I still don't think that we're looking at a physics revolution here - we almost never are. But if people want to take a whack at one, hey, they're welcome to try.

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3. Zach on October 24, 2008 8:48 AM writes...

You're being far too kind. As an atomic physicist, I can tell you that

1) An electron bound to a hydrogen atom is exactly and analytically solvable. We know every bound state, and there is no state below the ground state.

2) Blacklight's equations are nonsense and have nothing to do with the Schroedinger or Dirac equations describing an electron in a potential. It's been a while since I looked, but their equations were really weird and bore no relation to anything in atomic physics.

3) The energy levels of an electron around a nucleus of charge Z go as E=(-1/2 Hartree)*(Z^2/n^2). The spectroscopic experiment where they purport to see a n=1/2 energy level (ie, an energy level lower than n=1, the ground state) is done in a discharge which included both hydrogen (Z=1) and helium (Z=2). The line they saw is the n=1 level of He+.

4) If there were an energy level of hydrogen which was 40.8 eV below the ground state, every hydrogen atom that we see should be in that state! Room temperature is about 1/40 eV, so the ratio of normal ground state atoms to hydrino atoms should be e^(40.8 eV/(1/40 eV))=e^(-1632), or ~10^-500.

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4. Zach on October 24, 2008 8:50 AM writes...

You're being far too kind. As an atomic physicist, I can tell you that

1) An electron bound to a hydrogen atom is exactly and analytically solvable. We know every bound state, and there is no state below the ground state.

2) Blacklight's equations are nonsense and have nothing to do with the Schroedinger or Dirac equations describing an electron in a potential. It's been a while since I looked, but their equations were really weird and bore no relation to anything in atomic physics.

3) The energy levels of an electron around a nucleus of charge Z go as E=(-1/2 Hartree)*(Z^2/n^2). The spectroscopic experiment where they purport to see a n=1/2 energy level (ie, an energy level lower than n=1, the ground state) is done in a discharge which included both hydrogen (Z=1) and helium (Z=2). The line they saw is the n=1 level of He+.

4) If there were an energy level of hydrogen which was 40.8 eV below the ground state, every hydrogen atom that we see should be in that state! Room temperature is about 1/40 eV, so the ratio of normal ground state atoms to hydrino atoms should be e^(40.8 eV/(1/40 eV))=e^(-1632), or ~10^-500.

Permalink to Comment

5. Zach on October 24, 2008 8:52 AM writes...

Apparently I can tell you twice. Sorry about the double post.

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6. Mister Snitch on October 24, 2008 8:54 AM writes...

"I’m also glad that none of that money is mine."

Indeed. I have a ton of information & links re Mills and comments from various professors and researchers at this post. The post is several years old, yet it is as relevant today as it was when first published... and that alone should tell you something.

http://mistersnitch.blogspot.com/2005/11/there-really-is-one-born-every-minute.html

Permalink to Comment

7. FormerMolecModeler on October 24, 2008 8:56 AM writes...

Solution to Schrodinger equation for hydrogen atom:

http://spiff.rit.edu/classes/phys315/lectures/lect_5/lect_5.html

The integral n values come about from solutions to differential equations, just as Sili mentioned.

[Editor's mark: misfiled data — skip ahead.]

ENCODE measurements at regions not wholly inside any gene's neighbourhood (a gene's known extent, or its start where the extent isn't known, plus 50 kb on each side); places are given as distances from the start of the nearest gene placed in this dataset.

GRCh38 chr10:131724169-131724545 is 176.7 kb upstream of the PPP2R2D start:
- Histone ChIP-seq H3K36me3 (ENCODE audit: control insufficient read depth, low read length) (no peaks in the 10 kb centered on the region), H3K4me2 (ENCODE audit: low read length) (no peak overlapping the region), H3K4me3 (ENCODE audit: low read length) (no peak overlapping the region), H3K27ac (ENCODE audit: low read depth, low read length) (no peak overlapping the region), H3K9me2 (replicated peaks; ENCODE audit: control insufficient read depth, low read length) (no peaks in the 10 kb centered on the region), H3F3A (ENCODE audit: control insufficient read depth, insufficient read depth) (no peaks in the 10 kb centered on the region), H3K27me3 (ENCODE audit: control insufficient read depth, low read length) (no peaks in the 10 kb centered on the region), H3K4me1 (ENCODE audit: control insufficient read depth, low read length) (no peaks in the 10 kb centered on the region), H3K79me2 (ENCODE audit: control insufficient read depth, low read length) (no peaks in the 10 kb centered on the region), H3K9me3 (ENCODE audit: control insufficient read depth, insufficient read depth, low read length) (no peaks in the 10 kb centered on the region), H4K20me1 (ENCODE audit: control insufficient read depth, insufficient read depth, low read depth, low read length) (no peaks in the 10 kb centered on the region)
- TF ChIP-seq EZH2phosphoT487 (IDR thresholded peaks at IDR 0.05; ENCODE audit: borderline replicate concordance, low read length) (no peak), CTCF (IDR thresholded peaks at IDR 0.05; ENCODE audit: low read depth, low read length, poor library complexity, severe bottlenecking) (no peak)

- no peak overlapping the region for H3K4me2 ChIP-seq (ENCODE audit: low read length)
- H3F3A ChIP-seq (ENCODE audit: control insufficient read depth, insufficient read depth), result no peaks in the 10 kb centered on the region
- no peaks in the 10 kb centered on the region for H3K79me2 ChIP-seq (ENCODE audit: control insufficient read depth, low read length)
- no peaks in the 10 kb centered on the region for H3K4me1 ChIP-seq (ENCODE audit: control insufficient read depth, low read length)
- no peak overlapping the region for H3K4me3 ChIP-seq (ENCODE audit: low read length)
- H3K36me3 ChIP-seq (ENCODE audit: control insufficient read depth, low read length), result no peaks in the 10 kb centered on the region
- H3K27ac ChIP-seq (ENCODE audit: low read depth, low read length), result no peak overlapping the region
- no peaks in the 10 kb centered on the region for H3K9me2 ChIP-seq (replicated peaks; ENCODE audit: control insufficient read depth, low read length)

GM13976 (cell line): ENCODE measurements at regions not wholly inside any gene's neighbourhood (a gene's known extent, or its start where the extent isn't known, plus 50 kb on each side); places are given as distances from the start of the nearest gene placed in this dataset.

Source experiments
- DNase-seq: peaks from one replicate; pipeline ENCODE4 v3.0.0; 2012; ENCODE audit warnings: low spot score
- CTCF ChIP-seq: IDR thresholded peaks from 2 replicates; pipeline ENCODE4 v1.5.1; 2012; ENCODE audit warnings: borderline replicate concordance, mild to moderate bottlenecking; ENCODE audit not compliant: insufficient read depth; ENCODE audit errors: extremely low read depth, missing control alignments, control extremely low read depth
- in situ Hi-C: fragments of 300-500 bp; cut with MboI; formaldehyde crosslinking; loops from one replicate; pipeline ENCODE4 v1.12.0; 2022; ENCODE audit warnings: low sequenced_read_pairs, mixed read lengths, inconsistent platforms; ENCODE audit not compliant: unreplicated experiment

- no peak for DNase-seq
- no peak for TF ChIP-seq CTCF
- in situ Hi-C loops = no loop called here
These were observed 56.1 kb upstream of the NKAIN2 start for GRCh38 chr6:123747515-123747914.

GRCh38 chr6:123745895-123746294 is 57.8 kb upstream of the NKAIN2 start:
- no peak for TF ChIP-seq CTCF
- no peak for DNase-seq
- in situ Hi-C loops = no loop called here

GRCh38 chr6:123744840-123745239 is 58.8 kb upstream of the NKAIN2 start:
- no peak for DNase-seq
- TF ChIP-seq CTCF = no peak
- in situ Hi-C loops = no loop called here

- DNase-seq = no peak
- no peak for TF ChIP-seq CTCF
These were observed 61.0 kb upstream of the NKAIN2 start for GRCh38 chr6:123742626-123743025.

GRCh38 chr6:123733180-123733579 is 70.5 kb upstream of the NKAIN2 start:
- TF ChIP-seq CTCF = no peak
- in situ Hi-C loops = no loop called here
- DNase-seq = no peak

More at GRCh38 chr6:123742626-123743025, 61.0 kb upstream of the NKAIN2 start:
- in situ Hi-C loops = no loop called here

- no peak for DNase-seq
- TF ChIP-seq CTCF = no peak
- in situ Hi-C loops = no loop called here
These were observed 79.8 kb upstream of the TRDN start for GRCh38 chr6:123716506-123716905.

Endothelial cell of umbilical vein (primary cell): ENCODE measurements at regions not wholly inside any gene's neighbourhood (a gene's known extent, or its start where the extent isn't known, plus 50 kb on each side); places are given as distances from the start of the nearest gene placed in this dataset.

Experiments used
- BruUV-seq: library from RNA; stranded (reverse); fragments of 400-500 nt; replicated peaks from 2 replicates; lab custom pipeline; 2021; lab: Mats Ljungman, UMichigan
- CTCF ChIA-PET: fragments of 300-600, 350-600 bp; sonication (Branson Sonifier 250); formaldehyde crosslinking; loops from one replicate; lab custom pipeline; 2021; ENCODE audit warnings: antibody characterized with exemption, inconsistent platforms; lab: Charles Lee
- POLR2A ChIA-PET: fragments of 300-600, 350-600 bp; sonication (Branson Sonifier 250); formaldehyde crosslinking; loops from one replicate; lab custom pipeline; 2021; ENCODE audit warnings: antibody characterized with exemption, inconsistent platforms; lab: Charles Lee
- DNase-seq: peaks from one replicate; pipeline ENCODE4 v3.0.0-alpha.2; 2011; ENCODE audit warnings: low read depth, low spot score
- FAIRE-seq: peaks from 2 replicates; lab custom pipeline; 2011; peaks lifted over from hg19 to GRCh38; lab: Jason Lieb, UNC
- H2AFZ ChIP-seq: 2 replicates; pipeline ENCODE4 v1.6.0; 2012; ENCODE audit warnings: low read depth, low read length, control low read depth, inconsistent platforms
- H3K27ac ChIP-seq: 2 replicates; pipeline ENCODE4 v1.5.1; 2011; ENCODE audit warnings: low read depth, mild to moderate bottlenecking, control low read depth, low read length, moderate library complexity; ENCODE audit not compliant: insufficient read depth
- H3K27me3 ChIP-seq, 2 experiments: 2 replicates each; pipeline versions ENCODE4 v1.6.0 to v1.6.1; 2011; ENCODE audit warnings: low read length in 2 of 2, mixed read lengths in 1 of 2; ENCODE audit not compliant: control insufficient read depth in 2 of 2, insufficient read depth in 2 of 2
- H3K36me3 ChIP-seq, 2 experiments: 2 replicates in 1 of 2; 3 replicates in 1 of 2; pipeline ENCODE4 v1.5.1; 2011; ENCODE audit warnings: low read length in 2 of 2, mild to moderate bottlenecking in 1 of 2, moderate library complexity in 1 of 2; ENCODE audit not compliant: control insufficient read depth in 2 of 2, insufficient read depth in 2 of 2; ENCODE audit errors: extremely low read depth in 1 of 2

It is interesting that the only mention of Schrodinger in the paper is in reference to him predicting the energy levels for hydrogen, namely E = -13.6 eV/n^2.

Anyway. It will probably be good for all of us if this is true, but I'm just very skeptical.

Permalink to Comment

8. Pixy Misa on October 24, 2008 9:06 AM writes...

I don't know what Blacklight Power is seeing, if anything, but it's sure as hell not a lower ground state of hydrogen. If there were such a state, water as we know it would not exist and we'd all be dead.

Which I'm pretty much convinced is not the case.

Permalink to Comment

9. James on October 24, 2008 9:18 AM writes...

Hi Derek,

I find this statement of yours a bit odd:

"But all it takes is one. And all Blacklight has to do to quiet the skeptics (many of whom are much more vitriolic than I am) is to throw that big switch at some point and have the kilowatts (or megawatts) come streaming out."

This seems like a pretty high bar to reach to prove a theory. This sort of seems like saying:

"So you have a solar cell that produces (in 1960) one watt of electricity for $100000. Since no-one would buy such a thing, I think the whole thing is a sham, and its impossible to make electricity from sunlight."

Aren't Randall's prototypes, so far, enough proof that his theory is true or not, even if he hasn't launched a commercially viable and low cost solution? Is he keeping his results and methods so secret that they can't be evaluated without commercial, low cost, viability?

James

Permalink to Comment

10. Dave Eaton on October 24, 2008 9:42 AM writes...

I'm with Derek with respect to vitriol. Being full of crap should not attract our ire as scientists. There is an ultimate arbiter, and that is nature. If they are after grandma's money, then yes, both barrels are warranted.

I've got a PhD in chemistry, with a some emphasis on modeling materials. Their stuff looks pretty loopy to me. But the Schrodinger equation isn't holy writ needing a screeching inquisitor defending it- the sort of person likely to be legitimately influenced by the mathematics is likely to be in a position to say, like we all have, that this looks fishy. Anyone ignorant of all the physics being assaulted would likely be influenced by any fancy talk and math.

IF the work is on their own dime, let the horses run and see where it leads. Besides, there will be battalions of scientists after this if they can produce power.